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Predictors of Death and Amputation After Acute Leg Compartment Syndrome

Key findings

  • Death following acute leg compartment syndrome appears to be related to the initial injury burden and the patient's ability to respond to the injury, rather than the burden of local tissue necrosis
  • Risk factors for death were older age, higher modified Charlson Comorbidity Index, higher potassium, higher lactate and lower hemoglobin
  • Risk factors for amputation were diabetes mellitus, no compartment pressure measurement, higher partial thromboplastin time and lower albumin

For patients with acute compartment syndrome, delay in time from injury to fasciotomy has been documented to result in poor outcomes, including irreversible tissue ischemia, neurologic deficits and contractures.

Reporting in the European Journal of Orthopaedic Surgery & Traumatology, Dafang Zhang, MD, of Brigham and Women's Hospital, Neal Chen, MD, chief of the Hand & Arm Center of the Department of Orthopaedic Surgery at Massachusetts General Hospital, and colleagues explain that death and amputation appear to be associated with patient-related and injury-related factors.

Study Design

The researchers studied 546 patients (558 legs) with acute leg compartment syndrome who presented to one of two Level I trauma centers and underwent fasciotomy between January 1, 2000, and June 30, 2015. The outcome of interest was death or limb amputation (either below-knee or above-knee) during inpatient admission.

Time to fasciotomy was classified as less than six hours, six to 24 hours or more than 24 hours. These categories were chosen based on research suggesting that six hours and 24 hours are important thresholds for positive outcomes in acute compartment syndrome.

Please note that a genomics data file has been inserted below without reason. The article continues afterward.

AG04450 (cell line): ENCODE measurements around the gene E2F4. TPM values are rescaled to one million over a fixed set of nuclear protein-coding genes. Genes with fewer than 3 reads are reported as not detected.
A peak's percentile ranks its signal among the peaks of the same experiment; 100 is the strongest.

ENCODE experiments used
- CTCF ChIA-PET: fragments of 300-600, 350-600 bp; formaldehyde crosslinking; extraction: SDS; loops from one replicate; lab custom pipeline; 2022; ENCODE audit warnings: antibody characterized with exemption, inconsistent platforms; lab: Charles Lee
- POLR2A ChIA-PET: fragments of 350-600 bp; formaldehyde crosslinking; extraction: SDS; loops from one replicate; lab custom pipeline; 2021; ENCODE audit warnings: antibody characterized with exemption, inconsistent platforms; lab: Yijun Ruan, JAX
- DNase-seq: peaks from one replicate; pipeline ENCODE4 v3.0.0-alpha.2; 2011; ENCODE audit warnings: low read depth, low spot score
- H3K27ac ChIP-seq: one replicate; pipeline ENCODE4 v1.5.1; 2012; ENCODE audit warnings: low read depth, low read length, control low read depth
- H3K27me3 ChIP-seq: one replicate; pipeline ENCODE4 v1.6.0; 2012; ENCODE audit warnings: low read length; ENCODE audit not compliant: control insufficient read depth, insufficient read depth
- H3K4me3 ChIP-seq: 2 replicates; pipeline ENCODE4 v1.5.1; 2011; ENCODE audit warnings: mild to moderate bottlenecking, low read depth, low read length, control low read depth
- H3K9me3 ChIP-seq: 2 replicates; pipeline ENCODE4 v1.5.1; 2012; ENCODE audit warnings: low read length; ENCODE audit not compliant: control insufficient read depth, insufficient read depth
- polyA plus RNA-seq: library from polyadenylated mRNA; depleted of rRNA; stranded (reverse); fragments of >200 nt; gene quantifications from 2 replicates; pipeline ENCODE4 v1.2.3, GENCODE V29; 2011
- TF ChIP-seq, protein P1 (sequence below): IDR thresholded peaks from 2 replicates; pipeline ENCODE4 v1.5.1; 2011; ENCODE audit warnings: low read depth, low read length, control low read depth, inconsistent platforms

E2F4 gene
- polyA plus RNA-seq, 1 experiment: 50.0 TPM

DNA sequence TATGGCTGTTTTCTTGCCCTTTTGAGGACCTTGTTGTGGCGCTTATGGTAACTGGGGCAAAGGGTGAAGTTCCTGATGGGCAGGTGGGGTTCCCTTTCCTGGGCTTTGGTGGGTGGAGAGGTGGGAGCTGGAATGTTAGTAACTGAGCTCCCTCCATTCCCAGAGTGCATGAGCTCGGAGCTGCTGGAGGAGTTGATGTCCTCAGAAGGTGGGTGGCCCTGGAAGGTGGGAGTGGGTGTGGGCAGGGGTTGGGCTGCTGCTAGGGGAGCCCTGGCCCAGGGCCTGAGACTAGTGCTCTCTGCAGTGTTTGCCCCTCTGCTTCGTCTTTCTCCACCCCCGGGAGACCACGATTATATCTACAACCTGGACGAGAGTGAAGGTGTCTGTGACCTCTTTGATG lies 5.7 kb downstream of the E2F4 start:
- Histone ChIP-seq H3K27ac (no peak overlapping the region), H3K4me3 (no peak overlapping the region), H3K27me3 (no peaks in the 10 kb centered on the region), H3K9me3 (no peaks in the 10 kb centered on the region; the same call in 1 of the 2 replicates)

Characteristics of the Cohort

Sixty-eight percent of patients were male and the average age was 50. The most common mechanisms of injury were high-energy blunt trauma (36%) and vascular injury (33%). Overall, 62% of the cases resulted from trauma.

Forty-one percent of patients underwent fasciotomy within six hours of injury, 27% within six to 24 hours and 33% more than 24 hours later. Late surgery was probably due to gradually evolving nontraumatic processes or the need for transfer to the tertiary referral centers.

Risk Factors for Death or Amputation

6.6% of the patients died during the inpatient admission and 9.5% underwent limb amputation. On multivariable logistic regression analyses:

  • Factors associated with death were older age, higher modified Charlson Comorbidity Index, higher potassium, higher lactate and lower hemoglobin
  • Factors associated with amputation were diabetes mellitus, no compartment pressure measurement, higher partial thromboplastin time and lower albumin

Compartment pressure measurement was performed less frequently in the initial evaluation of patients who eventually underwent amputation than in those who did not (12% vs. 36%; P < .001). This is most likelywhen patients have fulminant symptoms; compartment pressure measurements are not needed to secure the diagnosis.

Applying the Results to Practice

Patients with acute compartment syndrome who have a severe local injury, diabetes mellitus or hypoalbuminemia should be advised that they are at increased risk of in-hospital limb amputation. Older patients with medical comorbidities, high potassium, high lactate or low hemoglobin are at increased risk of in-hospital mortality. Fasciotomy should be performed as soon as possible in acute leg compartment syndrome.

Learn more about the Hand & Arm Center at Mass General

Refer a patient to the Department of Orthopaedics at Mass General

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